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EALTHY soil is the foundation to all
horticultural, viticultural and agri-
cultural production and its proper
care and maintenance is critical.
But since soils vary dramatically between
regions, it is necessary to know what it is and
how to maintain and improve it.
All soils have four main components: min-
erals, water, air and organics -- and the con-
tent of these can be determined by testing.
In existing and established orchards and
vineyards, with straight lines of trees and
vines, it is the soil in the inter-rows that
growers must be concerned with to improve
their production results.
The management issues facing growers can
include weed control, soil compaction,
degraded soil structure, low soil fertility,
poor water intake and use efficiency, soil ero-
sion and the control of pests.
Any one of these can have an effect on the
quantity and quality of production.
Managing the inter-row areas in orchards
and vineyards has been the subject of debate
for years: to grow a cover crop, cultivate,
deep rip and aerate, chemically treat or sim-
ply keep them bare.
Most orchards and vineyards are set-up
with drip irrigation for more efficient water
use to contain root growth to prescribed
areas. However, years of research has shown
that roots will travel significant distances
into the inter-row areas in search of more
moisture and unused nutrients.
With different problems, the dilemma fac-
ing growers is how best to treat the different
problems that may exist.
If it is simply a matter of poor moisture
intake because of hard pans created by the
use of similar size tractors and equipment
(wheel tracks) travelling the same paths with
every operation year-in-year-out, the solu-
tion could be deep ripping.
Alternatively, sometimes gypsum or animal
manure can be used as a means of breaking
up the hard pan while, at the same time,
adding vital nutrients to the soil.
There are more than a dozen deep tillage
plough brands on the market.
The use of inter-row cover crops has
become increasingly popular in recent years,
but it is a practice that requires some addi-
tional equipment and time, it can involve the
use of a disc and/or cultivator, a rotary hoe
and/or mulching machine, a seeding
machine and equipment for dealing with the
crop when it starts to mature.
Options include incorporating into the soil
as green manure, turning it into fodder by
cutting and baling, or simply slashing it and
leaving it on the ground as moisture-con-
Not only does green manuring build up
organic content in the soil, it also encourages
increased worm activity which in itself is a
sign of a well-aerated and healthy soil.
Soil health determines food quality
Management of inter-rows crucial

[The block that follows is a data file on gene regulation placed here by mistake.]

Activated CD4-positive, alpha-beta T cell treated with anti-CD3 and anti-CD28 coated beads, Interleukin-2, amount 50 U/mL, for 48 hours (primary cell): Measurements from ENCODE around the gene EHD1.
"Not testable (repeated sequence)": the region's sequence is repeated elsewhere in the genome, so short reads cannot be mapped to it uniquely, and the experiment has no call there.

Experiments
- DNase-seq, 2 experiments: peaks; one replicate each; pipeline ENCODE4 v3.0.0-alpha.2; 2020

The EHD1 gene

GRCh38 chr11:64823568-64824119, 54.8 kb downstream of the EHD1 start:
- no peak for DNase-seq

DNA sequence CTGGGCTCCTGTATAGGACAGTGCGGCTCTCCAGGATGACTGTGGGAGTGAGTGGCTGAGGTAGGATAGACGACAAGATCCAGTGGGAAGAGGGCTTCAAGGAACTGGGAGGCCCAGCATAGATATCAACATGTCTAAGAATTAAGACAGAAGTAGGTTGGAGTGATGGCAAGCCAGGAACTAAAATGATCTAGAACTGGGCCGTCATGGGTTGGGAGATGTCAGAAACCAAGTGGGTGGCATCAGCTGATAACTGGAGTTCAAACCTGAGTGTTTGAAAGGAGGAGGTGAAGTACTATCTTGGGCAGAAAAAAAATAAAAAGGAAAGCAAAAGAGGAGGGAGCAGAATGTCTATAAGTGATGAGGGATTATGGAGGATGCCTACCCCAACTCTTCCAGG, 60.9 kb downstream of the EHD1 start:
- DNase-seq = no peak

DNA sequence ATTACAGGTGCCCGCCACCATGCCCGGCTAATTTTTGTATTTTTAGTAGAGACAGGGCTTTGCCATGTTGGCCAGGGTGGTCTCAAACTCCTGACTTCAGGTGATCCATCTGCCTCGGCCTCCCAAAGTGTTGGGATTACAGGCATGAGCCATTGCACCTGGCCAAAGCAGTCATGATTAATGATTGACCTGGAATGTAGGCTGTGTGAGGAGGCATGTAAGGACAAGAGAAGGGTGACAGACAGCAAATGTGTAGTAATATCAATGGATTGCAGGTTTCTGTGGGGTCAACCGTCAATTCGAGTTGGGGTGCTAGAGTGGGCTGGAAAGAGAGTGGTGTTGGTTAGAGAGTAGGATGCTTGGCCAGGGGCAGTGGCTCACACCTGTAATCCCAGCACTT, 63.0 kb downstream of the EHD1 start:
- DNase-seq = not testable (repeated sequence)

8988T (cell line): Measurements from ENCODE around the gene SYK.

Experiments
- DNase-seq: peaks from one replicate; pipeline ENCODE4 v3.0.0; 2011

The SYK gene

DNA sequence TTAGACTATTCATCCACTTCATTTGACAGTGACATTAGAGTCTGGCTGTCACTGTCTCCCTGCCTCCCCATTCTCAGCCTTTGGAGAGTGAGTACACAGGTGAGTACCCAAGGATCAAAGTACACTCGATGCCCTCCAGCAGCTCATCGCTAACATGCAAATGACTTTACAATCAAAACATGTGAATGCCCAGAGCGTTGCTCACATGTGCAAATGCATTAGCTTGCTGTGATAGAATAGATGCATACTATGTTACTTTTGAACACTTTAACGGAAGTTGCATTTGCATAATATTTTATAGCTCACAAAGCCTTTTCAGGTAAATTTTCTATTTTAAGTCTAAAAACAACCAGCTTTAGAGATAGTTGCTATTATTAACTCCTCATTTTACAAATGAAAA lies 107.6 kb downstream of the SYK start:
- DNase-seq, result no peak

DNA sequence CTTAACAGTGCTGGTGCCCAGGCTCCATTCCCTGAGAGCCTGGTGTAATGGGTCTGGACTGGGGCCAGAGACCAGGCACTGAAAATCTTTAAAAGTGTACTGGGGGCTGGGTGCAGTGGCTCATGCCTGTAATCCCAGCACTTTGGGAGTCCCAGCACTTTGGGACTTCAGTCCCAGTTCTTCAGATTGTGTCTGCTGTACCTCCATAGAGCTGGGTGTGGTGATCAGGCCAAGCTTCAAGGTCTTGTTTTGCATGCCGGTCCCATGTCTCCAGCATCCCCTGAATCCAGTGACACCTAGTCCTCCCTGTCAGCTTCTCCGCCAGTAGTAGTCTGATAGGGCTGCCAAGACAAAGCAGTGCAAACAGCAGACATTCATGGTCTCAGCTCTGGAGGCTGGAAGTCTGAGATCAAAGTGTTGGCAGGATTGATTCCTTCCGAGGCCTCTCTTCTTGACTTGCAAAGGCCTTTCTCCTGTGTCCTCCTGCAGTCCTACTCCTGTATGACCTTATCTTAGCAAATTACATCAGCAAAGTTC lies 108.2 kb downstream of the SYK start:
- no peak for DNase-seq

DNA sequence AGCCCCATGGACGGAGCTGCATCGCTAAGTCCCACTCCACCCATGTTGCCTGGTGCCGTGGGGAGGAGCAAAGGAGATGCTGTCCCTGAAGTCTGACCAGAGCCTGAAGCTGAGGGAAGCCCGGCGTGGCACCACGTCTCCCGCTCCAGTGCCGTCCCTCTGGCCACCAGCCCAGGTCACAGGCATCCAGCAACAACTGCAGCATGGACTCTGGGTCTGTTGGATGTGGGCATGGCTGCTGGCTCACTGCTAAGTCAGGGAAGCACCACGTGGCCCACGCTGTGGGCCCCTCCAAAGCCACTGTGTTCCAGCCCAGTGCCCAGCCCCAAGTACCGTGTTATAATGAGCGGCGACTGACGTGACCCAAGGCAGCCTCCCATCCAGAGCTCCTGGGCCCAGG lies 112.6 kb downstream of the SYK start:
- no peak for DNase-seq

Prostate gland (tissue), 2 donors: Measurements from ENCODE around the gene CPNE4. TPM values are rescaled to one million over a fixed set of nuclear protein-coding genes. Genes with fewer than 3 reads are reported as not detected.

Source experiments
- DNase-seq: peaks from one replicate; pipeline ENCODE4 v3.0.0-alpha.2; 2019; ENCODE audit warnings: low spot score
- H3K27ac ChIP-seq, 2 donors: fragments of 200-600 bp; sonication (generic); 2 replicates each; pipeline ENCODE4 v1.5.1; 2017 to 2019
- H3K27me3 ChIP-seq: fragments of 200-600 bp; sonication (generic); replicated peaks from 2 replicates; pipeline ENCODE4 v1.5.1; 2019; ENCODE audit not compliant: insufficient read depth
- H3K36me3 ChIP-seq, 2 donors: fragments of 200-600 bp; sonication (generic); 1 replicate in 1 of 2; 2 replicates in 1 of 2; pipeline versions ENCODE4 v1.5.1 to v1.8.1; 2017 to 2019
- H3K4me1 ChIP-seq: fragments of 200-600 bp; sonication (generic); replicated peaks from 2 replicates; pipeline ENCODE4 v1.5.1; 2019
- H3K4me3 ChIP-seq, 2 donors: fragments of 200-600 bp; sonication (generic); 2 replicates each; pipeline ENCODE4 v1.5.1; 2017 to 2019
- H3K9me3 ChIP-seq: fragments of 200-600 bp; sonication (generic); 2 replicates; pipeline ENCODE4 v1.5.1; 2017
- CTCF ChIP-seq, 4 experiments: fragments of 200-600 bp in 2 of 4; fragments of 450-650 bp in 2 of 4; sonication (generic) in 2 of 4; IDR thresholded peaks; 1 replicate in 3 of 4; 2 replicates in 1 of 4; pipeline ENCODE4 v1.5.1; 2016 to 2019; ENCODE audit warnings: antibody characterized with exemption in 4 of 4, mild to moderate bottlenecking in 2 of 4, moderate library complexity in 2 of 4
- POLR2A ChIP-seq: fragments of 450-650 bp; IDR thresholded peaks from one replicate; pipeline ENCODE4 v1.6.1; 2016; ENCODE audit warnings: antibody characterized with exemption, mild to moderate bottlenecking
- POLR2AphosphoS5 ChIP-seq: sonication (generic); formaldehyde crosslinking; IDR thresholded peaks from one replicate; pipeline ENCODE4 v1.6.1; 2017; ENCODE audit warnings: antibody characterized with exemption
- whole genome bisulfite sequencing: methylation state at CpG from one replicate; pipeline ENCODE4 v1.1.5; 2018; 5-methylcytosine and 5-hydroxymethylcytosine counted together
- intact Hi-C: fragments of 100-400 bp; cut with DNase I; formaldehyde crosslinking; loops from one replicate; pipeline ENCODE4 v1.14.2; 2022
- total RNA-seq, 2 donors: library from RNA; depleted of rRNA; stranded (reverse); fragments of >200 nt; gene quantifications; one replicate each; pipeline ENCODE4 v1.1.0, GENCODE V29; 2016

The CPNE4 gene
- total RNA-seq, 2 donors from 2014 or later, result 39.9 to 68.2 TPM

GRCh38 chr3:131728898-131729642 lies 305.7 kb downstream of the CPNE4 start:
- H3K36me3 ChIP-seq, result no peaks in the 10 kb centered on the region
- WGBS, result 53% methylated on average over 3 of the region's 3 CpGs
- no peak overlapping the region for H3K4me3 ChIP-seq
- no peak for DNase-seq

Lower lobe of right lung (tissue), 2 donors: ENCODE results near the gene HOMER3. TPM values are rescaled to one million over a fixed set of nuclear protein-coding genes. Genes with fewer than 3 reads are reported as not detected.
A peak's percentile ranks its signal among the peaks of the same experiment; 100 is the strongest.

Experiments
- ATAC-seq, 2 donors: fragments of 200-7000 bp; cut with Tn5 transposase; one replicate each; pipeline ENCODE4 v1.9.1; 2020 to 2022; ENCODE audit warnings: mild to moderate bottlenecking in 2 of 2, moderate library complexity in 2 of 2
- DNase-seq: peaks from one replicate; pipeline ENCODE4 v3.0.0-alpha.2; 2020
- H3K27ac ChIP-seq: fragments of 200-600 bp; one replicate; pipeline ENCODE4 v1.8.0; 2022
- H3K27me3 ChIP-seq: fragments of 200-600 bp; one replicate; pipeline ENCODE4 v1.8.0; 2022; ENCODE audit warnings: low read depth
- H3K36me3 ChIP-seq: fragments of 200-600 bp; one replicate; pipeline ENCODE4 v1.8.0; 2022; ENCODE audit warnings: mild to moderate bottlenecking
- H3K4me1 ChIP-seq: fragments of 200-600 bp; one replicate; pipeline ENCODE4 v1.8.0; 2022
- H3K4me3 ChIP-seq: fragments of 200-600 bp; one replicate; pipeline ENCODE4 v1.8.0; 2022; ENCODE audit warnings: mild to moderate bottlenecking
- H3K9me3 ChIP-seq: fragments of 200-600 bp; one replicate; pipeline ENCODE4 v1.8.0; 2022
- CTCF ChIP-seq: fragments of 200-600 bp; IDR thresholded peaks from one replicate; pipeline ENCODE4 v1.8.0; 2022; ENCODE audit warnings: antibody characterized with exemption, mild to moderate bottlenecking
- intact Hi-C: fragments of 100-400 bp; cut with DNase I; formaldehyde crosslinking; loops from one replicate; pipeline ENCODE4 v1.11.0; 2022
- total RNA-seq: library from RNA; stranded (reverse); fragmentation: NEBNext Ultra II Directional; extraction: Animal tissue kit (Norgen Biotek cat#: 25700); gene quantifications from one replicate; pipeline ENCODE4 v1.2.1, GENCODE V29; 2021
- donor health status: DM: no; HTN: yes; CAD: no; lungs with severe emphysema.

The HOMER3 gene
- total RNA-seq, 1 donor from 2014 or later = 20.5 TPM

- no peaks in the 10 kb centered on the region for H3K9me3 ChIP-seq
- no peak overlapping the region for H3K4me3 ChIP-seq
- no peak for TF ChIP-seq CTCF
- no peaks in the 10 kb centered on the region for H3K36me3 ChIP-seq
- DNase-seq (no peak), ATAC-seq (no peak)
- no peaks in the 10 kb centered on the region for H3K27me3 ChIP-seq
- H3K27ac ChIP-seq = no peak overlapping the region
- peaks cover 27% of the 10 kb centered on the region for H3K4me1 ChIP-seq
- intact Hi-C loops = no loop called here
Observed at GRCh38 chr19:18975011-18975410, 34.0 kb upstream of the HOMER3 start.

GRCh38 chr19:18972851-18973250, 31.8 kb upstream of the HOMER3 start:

Green manuring builds up organic content
About 12 deep tillage plough brands on the
Mulch keeps soils cooler
MULCHING and/or green manuring the
open spaces in an orchard or vineyard,
although different in their processes
and invariably requiring different
machines, is all about caring for the
Mulching keeps the soil cooler in the
summer and warmer in the winter, thus
maintaining a more even soil tempera-
ture, while at the same time reducing
moisture losses through evaporation.
Mulching also helps prevent unwanted
weed growth, reducing the requirement
for other weed control measures includ-
ing cultivation and chemical spraying.
Mulch can improve the soil structure. As
the mulch decays, the material becomes
topsoil and adds nutrients to the soil.
Mulch helps prevent soil compaction
and reduces the risks of wind and water
erosion thus improving the absorption
and movement of water into the soil. It
also helps in keeping heavy rain from
splashing soil and/or soil-borne diseases
onto lower leaves and fruit, particularly
While mulching is generally about
looking after the surface of the soil with
some incorporation using a machine,
green manuring deals with the complete
incorporation of unwanted surface
material, including prunings.
There are two lines of thought on slashing
between row of trees in an orchard and the
inter-rows of vineyards. A simple slash method,
where the cut material is left as surface mulch,
and another where the material between the
rows is cut to a lawn-type fashion. The benefits
of the first method include time and effort
savings and help conserve moisture while at
the same time act as an anti-erosion treatment.
There are risks for both: the first creating an
ideal situation for harbouring pests and
diseases and, with the second, ongoing time
and effort in continuous cutting.
with David East
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